In Focus: The Impact of Diabetes on Women
Every six seconds, a person dies from diabetes. In fact, this global epidemic caused five million deaths worldwide in 2015.
This year on World Diabetes Day, the focus is on women.
"Gender roles and power dynamics influence vulnerability to diabetes, affect access to health services and health seeking behavior for women, and amplify the impact of diabetes on women."
Here’s a few information about diabetes and women.
- At present, there are over 199 million women living with diabetes and this total is projected to increase to 313 million by 2040.
- Diabetes is the ninth leading cause of death in women globally, causing 2.1 million deaths each year.
- Two out of every five women with diabetes are of reproductive age, accounting for over 60 million women worldwide.
- Women with Type 2 diabetes are almost 10x more likely to have heart disease.
- Women with Type 1 diabetes have an increased risk of miscarriage or having a baby with malformations.
- Nearly 1 in 7 births is affected by gestational diabetes or GDM - a severe and neglected threat to maternal and child health. Many women with GDM experience pregnancy related complications including high blood pressure, large birth weight babies and obstructed labor.
The cornerstone of the prevention of type 2 diabetes is the adoption of a healthy diet and increased physical activity.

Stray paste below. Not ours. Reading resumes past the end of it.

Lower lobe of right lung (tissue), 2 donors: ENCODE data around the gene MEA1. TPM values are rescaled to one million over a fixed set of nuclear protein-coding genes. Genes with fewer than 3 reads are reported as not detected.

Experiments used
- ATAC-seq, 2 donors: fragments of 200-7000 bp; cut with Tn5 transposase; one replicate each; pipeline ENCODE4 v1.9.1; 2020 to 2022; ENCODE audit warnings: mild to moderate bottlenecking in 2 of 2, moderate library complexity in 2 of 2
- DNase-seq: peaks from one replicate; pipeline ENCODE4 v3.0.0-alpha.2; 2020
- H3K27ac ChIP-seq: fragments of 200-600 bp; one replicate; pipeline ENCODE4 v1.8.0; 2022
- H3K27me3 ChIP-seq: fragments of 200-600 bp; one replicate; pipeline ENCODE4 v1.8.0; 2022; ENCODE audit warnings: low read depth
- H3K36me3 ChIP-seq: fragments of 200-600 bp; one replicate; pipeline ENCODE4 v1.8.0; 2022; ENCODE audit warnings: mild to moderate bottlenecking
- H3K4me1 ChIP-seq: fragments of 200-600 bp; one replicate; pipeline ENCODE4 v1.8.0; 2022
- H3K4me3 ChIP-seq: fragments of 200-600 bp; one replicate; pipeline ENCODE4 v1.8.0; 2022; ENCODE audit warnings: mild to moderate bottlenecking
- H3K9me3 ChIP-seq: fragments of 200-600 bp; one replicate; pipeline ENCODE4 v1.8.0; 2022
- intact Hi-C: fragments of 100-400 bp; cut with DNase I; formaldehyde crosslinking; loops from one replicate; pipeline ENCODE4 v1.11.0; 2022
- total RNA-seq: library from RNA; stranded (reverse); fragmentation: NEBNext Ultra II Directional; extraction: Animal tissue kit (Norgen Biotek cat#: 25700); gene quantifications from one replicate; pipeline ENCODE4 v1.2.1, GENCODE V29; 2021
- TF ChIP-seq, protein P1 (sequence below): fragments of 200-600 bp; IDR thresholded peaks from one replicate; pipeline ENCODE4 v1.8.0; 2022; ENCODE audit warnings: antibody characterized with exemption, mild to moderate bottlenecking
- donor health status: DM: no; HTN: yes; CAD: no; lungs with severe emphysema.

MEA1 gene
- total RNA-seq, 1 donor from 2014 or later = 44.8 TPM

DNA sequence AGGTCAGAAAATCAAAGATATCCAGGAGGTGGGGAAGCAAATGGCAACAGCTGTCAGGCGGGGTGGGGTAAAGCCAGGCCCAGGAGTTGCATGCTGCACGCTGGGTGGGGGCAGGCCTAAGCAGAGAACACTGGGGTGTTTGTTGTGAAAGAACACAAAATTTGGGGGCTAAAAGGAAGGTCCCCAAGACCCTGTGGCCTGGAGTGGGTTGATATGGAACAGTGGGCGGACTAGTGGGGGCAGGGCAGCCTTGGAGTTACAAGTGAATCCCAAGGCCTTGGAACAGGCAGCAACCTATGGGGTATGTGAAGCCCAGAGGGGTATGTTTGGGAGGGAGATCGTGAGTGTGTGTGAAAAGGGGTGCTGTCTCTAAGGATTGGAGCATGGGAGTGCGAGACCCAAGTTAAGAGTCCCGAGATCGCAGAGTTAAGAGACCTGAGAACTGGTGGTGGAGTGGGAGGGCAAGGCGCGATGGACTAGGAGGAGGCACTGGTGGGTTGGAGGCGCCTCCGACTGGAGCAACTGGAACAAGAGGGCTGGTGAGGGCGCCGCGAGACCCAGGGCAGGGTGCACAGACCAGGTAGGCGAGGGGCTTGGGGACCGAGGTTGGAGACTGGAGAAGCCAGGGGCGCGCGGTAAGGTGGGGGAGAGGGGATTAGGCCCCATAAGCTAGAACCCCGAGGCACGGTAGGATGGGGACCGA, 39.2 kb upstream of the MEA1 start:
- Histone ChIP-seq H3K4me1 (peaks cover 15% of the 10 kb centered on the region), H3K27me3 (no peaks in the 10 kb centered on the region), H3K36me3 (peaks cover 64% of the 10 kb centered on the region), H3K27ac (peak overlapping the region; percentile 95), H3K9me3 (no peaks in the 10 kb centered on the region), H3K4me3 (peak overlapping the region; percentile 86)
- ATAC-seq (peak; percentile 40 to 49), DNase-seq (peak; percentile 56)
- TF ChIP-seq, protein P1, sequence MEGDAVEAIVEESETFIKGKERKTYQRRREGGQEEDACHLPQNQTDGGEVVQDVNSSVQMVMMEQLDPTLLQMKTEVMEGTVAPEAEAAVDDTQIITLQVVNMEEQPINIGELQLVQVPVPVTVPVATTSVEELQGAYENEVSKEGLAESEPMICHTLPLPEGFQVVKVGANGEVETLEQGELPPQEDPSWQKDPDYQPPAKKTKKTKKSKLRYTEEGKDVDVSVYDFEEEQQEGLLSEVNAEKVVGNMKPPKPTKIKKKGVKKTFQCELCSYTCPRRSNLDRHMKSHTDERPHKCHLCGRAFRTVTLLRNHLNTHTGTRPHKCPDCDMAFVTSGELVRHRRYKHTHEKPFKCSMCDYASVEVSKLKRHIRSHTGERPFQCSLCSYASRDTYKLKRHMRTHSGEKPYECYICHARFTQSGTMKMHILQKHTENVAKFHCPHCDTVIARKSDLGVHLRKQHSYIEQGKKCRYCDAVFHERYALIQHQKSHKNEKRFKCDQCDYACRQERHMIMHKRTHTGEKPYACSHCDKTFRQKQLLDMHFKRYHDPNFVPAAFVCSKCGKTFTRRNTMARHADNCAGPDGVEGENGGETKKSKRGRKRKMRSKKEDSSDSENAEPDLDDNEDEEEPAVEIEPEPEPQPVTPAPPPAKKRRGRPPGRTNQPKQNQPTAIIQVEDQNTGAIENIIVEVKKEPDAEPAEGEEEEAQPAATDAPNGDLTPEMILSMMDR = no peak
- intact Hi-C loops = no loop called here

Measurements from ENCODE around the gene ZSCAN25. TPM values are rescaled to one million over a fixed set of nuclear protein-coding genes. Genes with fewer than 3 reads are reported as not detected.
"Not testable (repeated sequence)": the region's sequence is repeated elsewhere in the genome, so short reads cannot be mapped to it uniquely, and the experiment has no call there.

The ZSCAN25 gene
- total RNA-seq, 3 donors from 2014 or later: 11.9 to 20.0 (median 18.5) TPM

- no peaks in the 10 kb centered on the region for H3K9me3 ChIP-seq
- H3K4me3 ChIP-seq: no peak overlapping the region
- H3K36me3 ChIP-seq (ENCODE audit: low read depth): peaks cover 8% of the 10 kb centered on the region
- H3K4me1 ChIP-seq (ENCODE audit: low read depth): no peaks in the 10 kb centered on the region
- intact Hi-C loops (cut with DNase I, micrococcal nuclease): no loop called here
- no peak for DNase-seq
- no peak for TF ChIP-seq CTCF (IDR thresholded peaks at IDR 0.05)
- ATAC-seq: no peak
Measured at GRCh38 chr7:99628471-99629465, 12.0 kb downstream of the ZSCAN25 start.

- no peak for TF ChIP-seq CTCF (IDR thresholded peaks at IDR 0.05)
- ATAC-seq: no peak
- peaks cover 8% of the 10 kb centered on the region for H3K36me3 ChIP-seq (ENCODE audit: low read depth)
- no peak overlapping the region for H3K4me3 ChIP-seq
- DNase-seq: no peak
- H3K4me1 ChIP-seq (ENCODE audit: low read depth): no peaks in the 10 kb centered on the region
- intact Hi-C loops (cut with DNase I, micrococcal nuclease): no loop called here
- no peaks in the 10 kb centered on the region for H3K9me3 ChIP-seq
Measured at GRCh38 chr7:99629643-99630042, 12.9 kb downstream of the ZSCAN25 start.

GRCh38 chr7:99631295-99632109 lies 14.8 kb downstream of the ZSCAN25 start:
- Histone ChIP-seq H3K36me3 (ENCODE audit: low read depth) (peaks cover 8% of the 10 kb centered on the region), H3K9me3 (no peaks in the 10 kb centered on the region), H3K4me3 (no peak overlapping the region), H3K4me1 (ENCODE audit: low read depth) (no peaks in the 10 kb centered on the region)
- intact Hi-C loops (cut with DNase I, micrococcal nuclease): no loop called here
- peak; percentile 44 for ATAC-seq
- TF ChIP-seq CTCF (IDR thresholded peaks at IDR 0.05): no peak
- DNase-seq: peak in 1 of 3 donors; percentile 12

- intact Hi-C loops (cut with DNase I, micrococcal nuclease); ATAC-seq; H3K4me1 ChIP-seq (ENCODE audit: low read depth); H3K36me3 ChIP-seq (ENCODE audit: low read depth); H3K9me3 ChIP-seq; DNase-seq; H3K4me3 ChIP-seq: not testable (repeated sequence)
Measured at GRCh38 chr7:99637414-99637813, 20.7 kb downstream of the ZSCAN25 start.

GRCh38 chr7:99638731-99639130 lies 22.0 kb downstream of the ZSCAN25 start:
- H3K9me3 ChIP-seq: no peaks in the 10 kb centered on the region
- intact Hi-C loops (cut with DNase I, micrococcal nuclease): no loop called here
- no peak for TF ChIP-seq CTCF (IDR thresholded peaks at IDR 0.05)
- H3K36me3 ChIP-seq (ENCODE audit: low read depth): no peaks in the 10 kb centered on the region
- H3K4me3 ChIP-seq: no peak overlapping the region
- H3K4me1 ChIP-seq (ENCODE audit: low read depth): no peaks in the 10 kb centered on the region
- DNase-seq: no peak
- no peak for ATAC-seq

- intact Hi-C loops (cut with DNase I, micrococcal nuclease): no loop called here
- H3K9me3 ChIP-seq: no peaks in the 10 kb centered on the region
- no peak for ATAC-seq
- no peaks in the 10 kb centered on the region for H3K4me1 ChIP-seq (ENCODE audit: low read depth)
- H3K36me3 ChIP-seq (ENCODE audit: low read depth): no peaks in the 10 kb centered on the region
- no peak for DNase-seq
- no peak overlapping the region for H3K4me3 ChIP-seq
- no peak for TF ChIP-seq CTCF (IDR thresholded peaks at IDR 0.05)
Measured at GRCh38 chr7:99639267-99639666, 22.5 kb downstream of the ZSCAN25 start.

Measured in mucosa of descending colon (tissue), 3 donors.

What are the solutions to this global burden? The International Diabetes Federation suggests:
- Comprehensive lifestyle programs aimed at improving nutrition and physical activity
- Empowering women and girls with easy access to information and resources that will strengthen their capacity to prevent type 2 diabetes in their families and protect their own health
- Early detection of diabetes and GDM must be a part of all antenatal care visits
- Healthcare providers should be trained in the identification, treatment, management and follow up of diabetes during pregnancy.
World Health Organization tips to prevent type 2 diabetes:
- Achieve and keep healthy body weight;
- Be physically active – at least 30 minutes of regular, moderate-intensity activity on most days.
- Eat a healthy diet, avoiding sugar and saturated fats intake
- Avoid smoking.